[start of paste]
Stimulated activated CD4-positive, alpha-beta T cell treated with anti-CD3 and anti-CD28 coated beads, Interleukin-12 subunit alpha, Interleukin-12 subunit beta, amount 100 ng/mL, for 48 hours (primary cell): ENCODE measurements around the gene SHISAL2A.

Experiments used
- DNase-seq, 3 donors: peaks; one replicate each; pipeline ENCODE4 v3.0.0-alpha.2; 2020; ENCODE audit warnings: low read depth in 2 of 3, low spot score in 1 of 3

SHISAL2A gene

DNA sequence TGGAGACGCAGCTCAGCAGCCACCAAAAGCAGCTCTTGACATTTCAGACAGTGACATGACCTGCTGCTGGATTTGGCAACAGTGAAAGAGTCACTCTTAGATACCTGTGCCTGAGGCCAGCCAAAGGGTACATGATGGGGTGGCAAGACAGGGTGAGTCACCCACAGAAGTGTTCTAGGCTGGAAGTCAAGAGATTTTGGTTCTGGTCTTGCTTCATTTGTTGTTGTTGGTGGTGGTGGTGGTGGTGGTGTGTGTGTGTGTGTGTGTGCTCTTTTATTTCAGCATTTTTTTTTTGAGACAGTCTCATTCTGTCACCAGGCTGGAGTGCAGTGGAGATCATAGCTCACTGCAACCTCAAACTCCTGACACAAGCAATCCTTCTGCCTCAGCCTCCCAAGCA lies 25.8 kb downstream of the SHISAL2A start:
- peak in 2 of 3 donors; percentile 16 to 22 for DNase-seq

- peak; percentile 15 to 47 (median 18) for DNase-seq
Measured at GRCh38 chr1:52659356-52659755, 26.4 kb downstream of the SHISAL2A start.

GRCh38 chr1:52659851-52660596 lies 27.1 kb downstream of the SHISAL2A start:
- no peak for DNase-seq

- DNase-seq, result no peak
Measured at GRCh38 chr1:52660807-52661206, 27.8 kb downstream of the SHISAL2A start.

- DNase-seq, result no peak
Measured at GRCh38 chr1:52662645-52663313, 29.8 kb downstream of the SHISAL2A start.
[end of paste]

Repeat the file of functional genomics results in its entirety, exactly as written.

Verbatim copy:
Stimulated activated CD4-positive, alpha-beta T cell treated with anti-CD3 and anti-CD28 coated beads, Interleukin-12 subunit alpha, Interleukin-12 subunit beta, amount 100 ng/mL, for 48 hours (primary cell): ENCODE measurements around the gene SHISAL2A.

Experiments used
- DNase-seq, 3 donors: peaks; one replicate each; pipeline ENCODE4 v3.0.0-alpha.2; 2020; ENCODE audit warnings: low read depth in 2 of 3, low spot score in 1 of 3

SHISAL2A gene

DNA sequence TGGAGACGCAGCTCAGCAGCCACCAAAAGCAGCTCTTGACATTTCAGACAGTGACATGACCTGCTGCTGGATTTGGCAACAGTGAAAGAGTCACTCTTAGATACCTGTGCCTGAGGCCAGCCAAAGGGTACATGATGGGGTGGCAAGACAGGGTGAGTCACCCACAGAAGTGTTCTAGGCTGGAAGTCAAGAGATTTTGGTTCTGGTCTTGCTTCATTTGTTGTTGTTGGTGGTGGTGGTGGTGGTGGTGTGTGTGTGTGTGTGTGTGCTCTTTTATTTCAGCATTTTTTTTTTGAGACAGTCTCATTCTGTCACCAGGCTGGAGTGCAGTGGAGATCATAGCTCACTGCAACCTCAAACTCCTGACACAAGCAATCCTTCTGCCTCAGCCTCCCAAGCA lies 25.8 kb downstream of the SHISAL2A start:
- peak in 2 of 3 donors; percentile 16 to 22 for DNase-seq

- peak; percentile 15 to 47 (median 18) for DNase-seq
Measured at GRCh38 chr1:52659356-52659755, 26.4 kb downstream of the SHISAL2A start.

GRCh38 chr1:52659851-52660596 lies 27.1 kb downstream of the SHISAL2A start:
- no peak for DNase-seq

- DNase-seq, result no peak
Measured at GRCh38 chr1:52660807-52661206, 27.8 kb downstream of the SHISAL2A start.

- DNase-seq, result no peak
Measured at GRCh38 chr1:52662645-52663313, 29.8 kb downstream of the SHISAL2A start.